Synopses & Reviews
A lyrical coming-of-age story and a provocative retelling of the colonial history of Jamaica
Originally published in 1984, this critically acclaimed novel is the story of Clare Savage, a light-skinned, twelve-year-old, middle-class girl growing up in Jamaica in the 1950s. As she tries to find her own identity and place in her culture, Clare carries the burden of her mixed heritage. There are the Maroons, who used the conch shellthe abengto pass messages as they fought against their English enslavers. And there is her white great-great-grandfather, Judge Savage, who burned his hundred slaves on the eve of their emancipation. In Clare's struggle to reconcile the conflicting legacies of her own personal lineage, esteemed Caribbean author Michelle Cliff dramatically confronts the cultural and psychological violence inflicted upon the island and its people by colonialism.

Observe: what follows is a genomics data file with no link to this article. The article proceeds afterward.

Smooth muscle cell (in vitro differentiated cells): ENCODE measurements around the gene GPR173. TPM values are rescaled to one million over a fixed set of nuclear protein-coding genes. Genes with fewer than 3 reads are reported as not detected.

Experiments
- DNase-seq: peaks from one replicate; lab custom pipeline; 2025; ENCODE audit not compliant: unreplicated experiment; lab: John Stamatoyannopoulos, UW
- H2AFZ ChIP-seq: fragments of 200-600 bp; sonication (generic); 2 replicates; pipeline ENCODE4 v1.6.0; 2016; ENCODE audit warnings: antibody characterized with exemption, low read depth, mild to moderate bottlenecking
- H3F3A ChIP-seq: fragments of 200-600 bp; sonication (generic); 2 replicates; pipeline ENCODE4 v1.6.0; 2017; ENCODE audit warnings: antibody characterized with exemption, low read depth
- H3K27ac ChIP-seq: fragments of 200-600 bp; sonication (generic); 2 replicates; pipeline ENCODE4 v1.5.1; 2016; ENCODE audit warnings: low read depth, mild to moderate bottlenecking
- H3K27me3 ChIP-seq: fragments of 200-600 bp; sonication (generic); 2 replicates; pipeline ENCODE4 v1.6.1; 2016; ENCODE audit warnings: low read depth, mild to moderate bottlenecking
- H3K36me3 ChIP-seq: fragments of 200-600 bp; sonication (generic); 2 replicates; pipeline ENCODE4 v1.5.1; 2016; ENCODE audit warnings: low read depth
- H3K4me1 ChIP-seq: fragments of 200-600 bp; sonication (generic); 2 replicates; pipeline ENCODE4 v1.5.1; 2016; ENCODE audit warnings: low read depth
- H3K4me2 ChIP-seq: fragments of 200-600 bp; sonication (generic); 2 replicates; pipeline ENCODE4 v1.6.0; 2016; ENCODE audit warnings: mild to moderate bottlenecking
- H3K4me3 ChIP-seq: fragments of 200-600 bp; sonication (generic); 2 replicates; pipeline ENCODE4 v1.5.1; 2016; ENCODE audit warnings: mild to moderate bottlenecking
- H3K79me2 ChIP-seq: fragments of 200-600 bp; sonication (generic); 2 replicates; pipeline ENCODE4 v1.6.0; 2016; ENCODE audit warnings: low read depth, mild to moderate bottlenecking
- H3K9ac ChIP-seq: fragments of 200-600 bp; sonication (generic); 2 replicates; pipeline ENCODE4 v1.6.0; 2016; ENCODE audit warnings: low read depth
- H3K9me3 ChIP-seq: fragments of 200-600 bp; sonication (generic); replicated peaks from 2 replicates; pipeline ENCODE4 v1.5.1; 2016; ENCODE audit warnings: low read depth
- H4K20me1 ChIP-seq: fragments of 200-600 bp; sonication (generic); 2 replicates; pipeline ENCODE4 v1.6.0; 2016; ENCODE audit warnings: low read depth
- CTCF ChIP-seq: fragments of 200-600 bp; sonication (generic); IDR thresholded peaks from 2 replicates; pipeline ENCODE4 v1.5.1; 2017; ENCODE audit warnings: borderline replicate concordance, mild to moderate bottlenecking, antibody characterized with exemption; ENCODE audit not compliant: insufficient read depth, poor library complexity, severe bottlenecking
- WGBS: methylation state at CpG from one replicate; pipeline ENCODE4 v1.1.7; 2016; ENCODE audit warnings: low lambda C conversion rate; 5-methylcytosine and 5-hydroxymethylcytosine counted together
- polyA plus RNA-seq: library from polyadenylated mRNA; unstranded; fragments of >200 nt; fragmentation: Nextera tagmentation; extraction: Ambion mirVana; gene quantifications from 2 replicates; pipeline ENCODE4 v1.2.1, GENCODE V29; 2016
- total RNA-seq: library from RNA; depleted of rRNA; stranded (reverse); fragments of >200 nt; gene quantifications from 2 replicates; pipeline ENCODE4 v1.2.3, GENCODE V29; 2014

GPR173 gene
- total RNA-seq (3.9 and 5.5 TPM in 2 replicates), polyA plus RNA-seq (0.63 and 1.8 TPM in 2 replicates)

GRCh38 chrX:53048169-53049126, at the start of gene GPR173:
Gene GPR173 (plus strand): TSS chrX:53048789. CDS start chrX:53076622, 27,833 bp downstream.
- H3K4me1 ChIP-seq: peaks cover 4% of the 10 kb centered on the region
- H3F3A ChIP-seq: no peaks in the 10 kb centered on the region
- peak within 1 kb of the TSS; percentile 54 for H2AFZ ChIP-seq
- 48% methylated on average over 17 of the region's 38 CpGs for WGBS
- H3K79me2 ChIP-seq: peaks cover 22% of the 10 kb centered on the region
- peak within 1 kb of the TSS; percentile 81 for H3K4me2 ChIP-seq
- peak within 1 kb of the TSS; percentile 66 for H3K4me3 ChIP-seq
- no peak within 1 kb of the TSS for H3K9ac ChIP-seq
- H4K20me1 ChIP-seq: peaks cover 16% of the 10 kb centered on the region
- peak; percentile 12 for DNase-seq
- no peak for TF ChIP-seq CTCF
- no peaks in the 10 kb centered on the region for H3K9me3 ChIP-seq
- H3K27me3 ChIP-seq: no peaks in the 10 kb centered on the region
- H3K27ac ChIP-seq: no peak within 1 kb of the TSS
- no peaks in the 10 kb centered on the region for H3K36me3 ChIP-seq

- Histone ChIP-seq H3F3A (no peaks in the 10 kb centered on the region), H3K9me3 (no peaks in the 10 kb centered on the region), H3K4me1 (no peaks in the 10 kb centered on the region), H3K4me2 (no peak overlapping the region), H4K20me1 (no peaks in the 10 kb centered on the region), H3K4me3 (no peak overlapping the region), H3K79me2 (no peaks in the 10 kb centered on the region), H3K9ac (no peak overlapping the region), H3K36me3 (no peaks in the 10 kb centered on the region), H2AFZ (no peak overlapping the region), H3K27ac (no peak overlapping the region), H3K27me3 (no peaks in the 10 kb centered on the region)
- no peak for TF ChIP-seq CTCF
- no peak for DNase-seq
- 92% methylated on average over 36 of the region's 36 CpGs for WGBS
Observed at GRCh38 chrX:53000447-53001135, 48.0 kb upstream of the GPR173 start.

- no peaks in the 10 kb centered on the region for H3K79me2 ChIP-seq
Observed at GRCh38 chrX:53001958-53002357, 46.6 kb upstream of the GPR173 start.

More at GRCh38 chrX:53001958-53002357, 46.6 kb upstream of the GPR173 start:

"The beauty and authority of her writing are coupled with profound insight."
"Her keen eye for detail and pithy anecdotal descriptions bring Jamaica's present and past to life."
The New York Times Book Review
"Powerful and often lyrican important work."
About the Author
Michelle Cliff was born in Jamaica and is the author of three acclaimed novels: Abeng, its sequel, No Telephone to Heaven, and Free Enterprise. She has also written two collections of short stories, Bodies of Water and The Store of a Million Items, and two poetry collections.